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Nobody Cares About People Analytics-and Other Lies

By Imran Hashmi, Director, People Insights, abbvie

Imran Hashmi, Director, People Insights, abbvie

When Confucius said ‘a journey of a thousand miles begins with the first step’, he may have been talking about People Analytics. All organizations , including the ones at the cutting edge such as IBM and Google, started their People Analytics journey with the same basic tenants. This article outlines the art and science behind starting a People Analytics practice, and laying a strong foundation for future scale.

The fact that you’re reading this article means you’re convinced at some level that technology in HR has some value. Let’s stretch that belief a bit further and say People Analytics also matters. In fact, it matters a lot. The insights derived from HR Information Systems (HRIS), from engagement surveys, and from various other sources help inform the broader HR community and equip business leaders to make better decisions - that ultimately result in superior performance for the organization.

"All organizations , including the ones at the cutting edge such as IBM and Google, started their People Analytics journey with the same basic tenants"

For example, we can identify talent in critical roles across the organization by geography, function or product. Pair that data with overall employee engagement in these pockets, and finally triangulate with some predictive analytics based on turnover data to identify key employees that might be a retention risk based on tenure, time in role, market demand, etc. Taking appropriate steps to retain a large percentage of these employees can mean business continuity and smooth delivery of strategic goals.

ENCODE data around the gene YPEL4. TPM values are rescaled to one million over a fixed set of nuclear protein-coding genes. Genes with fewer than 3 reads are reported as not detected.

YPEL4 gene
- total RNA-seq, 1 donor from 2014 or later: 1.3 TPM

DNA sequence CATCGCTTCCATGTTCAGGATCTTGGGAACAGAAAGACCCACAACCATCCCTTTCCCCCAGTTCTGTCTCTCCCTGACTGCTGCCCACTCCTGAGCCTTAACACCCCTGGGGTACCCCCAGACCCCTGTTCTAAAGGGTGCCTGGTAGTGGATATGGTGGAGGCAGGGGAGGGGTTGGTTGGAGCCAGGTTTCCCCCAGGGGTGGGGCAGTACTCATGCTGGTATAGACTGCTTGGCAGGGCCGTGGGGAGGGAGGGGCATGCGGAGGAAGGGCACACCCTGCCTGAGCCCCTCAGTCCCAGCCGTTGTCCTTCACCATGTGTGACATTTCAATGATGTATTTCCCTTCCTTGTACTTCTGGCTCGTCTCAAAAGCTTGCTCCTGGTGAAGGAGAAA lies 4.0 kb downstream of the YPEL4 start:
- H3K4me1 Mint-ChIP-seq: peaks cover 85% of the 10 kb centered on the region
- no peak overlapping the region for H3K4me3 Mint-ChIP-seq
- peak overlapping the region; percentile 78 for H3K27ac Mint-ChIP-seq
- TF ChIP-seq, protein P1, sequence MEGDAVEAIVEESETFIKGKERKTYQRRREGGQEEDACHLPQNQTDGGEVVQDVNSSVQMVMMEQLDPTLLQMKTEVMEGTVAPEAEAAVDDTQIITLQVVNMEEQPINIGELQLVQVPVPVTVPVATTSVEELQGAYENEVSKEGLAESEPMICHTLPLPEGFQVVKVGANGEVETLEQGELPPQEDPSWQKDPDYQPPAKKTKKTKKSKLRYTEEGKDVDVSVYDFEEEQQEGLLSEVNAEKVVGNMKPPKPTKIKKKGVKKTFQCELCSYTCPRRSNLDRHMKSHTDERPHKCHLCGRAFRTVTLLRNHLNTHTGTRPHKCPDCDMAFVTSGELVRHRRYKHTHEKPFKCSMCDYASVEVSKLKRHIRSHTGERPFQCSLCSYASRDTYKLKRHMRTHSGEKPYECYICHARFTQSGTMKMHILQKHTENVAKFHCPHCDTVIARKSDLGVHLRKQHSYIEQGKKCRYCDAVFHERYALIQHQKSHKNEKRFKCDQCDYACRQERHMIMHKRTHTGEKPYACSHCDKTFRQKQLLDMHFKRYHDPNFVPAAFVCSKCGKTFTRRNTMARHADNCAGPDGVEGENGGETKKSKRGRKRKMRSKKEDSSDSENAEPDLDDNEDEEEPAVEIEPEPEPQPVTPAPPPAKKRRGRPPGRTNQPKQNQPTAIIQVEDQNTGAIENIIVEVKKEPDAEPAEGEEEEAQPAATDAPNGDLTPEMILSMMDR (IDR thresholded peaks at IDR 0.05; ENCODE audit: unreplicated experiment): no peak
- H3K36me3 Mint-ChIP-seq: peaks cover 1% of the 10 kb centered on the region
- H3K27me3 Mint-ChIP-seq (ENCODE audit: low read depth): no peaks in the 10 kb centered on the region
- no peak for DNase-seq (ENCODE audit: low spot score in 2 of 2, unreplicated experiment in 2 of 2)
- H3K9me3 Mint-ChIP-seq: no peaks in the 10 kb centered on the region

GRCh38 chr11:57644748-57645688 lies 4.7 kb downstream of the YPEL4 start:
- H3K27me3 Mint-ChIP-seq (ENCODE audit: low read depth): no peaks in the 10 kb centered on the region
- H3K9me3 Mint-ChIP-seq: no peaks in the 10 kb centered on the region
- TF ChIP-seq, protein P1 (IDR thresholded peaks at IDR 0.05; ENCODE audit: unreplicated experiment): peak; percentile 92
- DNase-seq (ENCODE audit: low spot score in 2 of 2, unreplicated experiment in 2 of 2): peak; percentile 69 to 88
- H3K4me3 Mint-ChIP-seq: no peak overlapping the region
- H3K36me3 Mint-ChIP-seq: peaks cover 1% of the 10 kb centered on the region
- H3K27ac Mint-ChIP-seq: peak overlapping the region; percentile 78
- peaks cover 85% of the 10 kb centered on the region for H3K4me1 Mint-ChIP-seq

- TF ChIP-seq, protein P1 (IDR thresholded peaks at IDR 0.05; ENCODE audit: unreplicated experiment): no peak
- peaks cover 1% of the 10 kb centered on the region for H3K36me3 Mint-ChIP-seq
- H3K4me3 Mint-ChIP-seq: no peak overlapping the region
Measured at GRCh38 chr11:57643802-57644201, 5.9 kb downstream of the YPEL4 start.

There are different levels of effort and capabilities required to create value from People Insights. Let’s look at these levels from a People, Process and Technology perspective for a better understanding.

Beginner: Respond to data and analysis requests from HR partners or directly from business leaders. Pull reports from HRIS, manually check and clean errors in data, and join reports and create pivot charts if needed to show aggregates. For example, list of all retirees from a manufacturing facility in Texas for the last 5 years, or number of new hires year-to-date in Sales by product.

Intermediate: Build an HR Database that connects all the disparate data sources and applies business rules to automatically check and clean incoming data. Create daily/weekly/monthly snapshots to track changes over time. Use the database to query data in real-time for ongoing requests. For example, year-over-year comparison of revenue per employee by product or turnover trend by season in a specific market.

Advanced: Create a self-service HR portal supported by the HR database. Integrate singlesign-on(SSO) to administer data access based on user country, region, function, role, etc. Build filters for org hierarchy, geography, function, product, and employee demographics such as gender or generation. Publish dashboards by subject area and train HR partners on how to access and use the portal to consult with business leaders. For example, help leaders understand in real-time where is their workforce located globally? Which functions are growing, and which ones are shrinking?  What percent of females are in leadership positions? Are we growing the minority workforce at an acceptable rate? Etc.

Building and growing a People Analytics function requires planning, investment and focus. But the return on investment is also very high in terms of operational efficiency, scalability,agility, accuracy and most importantly–ease of data availability that informs high quality decision making across the business.

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